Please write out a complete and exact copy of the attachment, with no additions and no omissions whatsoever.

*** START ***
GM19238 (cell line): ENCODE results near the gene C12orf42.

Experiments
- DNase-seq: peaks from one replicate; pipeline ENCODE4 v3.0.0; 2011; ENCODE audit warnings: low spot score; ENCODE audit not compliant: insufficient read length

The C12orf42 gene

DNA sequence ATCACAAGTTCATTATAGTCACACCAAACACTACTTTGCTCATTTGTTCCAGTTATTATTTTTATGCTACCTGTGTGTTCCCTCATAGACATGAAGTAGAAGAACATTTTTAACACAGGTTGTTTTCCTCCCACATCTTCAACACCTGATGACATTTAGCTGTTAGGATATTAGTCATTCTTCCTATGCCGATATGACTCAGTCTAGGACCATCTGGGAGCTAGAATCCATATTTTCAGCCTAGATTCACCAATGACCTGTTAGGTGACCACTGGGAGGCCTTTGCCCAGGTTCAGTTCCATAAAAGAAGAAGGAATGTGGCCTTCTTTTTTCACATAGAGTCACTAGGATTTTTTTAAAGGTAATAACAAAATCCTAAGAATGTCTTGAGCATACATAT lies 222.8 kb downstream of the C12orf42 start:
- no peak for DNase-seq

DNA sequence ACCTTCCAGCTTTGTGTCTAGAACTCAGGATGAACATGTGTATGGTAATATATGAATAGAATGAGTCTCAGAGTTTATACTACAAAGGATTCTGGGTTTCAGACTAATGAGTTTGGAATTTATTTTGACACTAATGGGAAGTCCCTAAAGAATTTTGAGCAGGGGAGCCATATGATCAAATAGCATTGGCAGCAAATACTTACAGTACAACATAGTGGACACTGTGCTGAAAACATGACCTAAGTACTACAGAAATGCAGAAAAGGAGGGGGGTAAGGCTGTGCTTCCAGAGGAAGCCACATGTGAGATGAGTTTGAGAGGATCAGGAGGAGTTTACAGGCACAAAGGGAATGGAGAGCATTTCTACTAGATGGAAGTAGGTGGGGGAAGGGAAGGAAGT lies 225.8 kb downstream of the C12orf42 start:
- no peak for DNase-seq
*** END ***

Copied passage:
GM19238 (cell line): ENCODE results near the gene C12orf42.

Experiments
- DNase-seq: peaks from one replicate; pipeline ENCODE4 v3.0.0; 2011; ENCODE audit warnings: low spot score; ENCODE audit not compliant: insufficient read length

The C12orf42 gene

DNA sequence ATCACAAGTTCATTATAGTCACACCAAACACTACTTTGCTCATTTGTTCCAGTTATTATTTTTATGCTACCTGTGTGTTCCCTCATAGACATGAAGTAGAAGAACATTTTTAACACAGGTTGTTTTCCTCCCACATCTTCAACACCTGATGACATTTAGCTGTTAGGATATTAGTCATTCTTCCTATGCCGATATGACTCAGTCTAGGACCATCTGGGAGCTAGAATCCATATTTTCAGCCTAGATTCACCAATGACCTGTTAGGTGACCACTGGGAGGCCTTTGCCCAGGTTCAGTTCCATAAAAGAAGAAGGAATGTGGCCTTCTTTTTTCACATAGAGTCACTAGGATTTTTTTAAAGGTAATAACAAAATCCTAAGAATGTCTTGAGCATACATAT lies 222.8 kb downstream of the C12orf42 start:
- no peak for DNase-seq

DNA sequence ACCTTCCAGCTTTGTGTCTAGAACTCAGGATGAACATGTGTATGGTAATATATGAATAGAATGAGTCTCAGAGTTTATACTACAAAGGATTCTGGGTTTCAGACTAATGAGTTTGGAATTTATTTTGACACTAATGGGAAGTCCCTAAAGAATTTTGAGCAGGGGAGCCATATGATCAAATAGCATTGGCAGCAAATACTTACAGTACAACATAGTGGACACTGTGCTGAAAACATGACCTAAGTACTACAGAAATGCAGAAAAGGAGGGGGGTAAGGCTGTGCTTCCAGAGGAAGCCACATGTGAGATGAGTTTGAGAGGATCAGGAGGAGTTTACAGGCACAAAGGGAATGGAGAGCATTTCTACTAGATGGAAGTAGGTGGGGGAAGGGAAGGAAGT lies 225.8 kb downstream of the C12orf42 start:
- no peak for DNase-seq